Skinship基本上用来描述亲密关系。通过身体接触来建立联系被称为皮肤关系。在日本，人们非常重视皮肤。在他们看来，每一次触摸都不仅仅是身体上的体验，而是影响和被感觉到的。Skinship这个词原本是用来描述母亲和孩子之间的关系，但随着时间的推移，这个词被用来描述身体上的关系(Tahhan, 2010)。答汗的写作不同于日本文学，前者论述身体结合的重要性，而后者则论述日本文化的不同方法。父母和孩子的皮肤被认为是神圣的，它开始于母乳喂养。这种联系创造了父母之间的情感联系(Tahhan, 2010)。
Nihonjinron is basically the genre of text that focuses on the cultural values and national identity of Japan. This kind of text shares the general assumption about the life and social identity of Japanese people. Such texts have been published for decades. Nihonjinron consists of the text that informs, what Japan is, what Japanese culture is or what are their styles. Thus in the literal meaning Nihonjinron is the theory or discussion about Japan and Japanese people. The concept of this literary genre became very popular after World War II. Nihonjinron is also divided into subgenres according to subject (Kelly, 1991).
Skinship is basically used to describe the intimacy. To create bonding through physical contact is called as Skinship. In Japan a great deal of emphasis is given on Skinship. According to them every touch is not just the physical experience but it affects and it is to be felt. The word Skinship was meant to describe the bonding between mother and child, but with time this word was being used to describe the physical bonding (Tahhan, 2010). Tahhan’s writing are different from Nihonjinron as the former talks about the importance of physical bonding while the later talks about the different approaches of Japanese culture. The skinship in parent-child is considered to be sacred and it starts from breast feeding. This kind of bonding creates emotional connection between parent and mother (Tahhan, 2010).
For Japanese the use of correct words and language is very important. Minako was angry with her husband’s uncle because he used the “Oi” with her name, which is an extremely informal word and according to system of society, “Oi” could only be used by a husband to call his wife. Her husband’s uncle also removed the word “San” from her name which I considered to be the breach of manners and etiquettes. Kaori’s five-year-old brother gets angry at Kondo because he called him “Kaori” instead of Kaori-chan” and the five years old boy found it insulting and offensive. Thus in the Japanese culture the difference between in-group and out-group is of great importance (Kondo, 2009).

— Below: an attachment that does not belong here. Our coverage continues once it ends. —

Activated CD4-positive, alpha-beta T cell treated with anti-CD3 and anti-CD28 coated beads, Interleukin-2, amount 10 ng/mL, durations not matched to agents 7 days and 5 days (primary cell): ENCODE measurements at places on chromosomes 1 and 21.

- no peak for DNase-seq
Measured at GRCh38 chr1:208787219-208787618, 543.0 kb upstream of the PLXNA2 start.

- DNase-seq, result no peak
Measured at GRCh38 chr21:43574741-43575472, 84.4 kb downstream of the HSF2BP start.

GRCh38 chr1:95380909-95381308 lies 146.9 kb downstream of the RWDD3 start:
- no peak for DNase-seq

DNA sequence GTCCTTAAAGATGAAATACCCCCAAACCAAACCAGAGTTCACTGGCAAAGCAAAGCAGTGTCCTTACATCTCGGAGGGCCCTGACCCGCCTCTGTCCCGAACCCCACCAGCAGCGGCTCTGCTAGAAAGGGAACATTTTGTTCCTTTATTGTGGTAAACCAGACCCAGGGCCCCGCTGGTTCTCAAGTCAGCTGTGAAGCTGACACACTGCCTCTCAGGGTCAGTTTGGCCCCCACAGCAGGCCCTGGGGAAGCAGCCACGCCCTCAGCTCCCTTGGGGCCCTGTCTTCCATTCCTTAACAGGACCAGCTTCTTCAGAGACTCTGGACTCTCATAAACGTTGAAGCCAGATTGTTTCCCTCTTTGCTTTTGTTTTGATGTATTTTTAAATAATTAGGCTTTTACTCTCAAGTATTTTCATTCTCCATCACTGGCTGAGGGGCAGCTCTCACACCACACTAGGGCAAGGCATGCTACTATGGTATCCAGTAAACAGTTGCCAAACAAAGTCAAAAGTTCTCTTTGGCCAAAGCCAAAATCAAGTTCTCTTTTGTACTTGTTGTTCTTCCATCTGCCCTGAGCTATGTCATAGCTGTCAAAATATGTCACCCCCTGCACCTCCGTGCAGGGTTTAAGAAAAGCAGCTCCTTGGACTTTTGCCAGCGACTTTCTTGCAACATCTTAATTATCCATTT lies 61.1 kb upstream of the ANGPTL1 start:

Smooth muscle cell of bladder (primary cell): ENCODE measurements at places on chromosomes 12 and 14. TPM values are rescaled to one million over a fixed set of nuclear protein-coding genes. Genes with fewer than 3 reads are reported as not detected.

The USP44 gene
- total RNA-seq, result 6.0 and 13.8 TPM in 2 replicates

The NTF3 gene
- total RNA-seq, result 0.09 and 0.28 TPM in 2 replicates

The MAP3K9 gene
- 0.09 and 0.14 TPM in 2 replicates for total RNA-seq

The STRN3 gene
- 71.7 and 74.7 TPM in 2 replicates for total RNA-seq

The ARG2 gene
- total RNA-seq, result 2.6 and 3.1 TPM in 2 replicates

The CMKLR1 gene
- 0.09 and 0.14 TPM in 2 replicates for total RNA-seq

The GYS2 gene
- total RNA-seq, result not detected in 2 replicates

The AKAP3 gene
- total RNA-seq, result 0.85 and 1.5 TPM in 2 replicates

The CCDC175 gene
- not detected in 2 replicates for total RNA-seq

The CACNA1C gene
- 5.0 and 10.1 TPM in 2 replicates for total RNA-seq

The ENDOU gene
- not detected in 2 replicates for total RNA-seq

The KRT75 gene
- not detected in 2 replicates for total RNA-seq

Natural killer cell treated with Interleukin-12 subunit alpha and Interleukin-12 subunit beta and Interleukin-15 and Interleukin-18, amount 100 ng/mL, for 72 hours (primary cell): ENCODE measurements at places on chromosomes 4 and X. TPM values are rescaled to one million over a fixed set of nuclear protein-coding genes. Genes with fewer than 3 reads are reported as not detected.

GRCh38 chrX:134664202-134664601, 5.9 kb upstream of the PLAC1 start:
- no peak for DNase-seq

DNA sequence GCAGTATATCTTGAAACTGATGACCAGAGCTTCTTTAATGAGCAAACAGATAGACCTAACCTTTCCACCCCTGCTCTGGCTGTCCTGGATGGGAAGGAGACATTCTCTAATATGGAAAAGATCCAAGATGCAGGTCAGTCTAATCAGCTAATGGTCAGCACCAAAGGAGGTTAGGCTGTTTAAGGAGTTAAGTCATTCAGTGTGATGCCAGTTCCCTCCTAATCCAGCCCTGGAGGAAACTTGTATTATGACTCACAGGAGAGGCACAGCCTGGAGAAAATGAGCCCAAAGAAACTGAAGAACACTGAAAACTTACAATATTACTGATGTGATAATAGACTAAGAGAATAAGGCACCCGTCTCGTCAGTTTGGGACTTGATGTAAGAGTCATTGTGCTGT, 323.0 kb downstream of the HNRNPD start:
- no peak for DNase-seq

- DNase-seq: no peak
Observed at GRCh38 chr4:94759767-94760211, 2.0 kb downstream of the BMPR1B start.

Shitamachi people have the perspective that Yamanote people are overly polite, arrogant and pompous. Think Y’s language is overly polite, snobbish, and pretentious. They also believe that Yamanote people are unreliable. Yamanote have the perspective that Shitamachi people have the habit of interfering and they do not respect privacy of others (Kondo, 2009). According to Yamanote, Shitamachi are the people who are inferior to them and lack manners, self control and even education. Yamanote people find the culture of Shitamachi as nostalgic with the feeling of akogare. They also find this culture to be traditional but vulgar and inferior. While, according to Shitamachi people, Yamanote have the middle class sensibility and their strength is their bourgeois propriety. Still Shitamachi people are proud of themselves and their culture, and find their culture to be superior of Yamanote. They believe in trying to “move up” than Yamanote people (Kondo, 2009). Here Kondo mean by “Ambivalent identities” is those who are unsure about themselves as well as about others too.
Arakawa is the place where low class Shitamachi people live with great pollution. This place includes municipal sewage plant, crematorium and Kotsukappara which was a former ground for conducting executions. There are many small factories in this area. This place provides shelter to Koreans, working labor and Burakumin. The rate of juvenile delinquency is very high in the area (Kondo, 2009).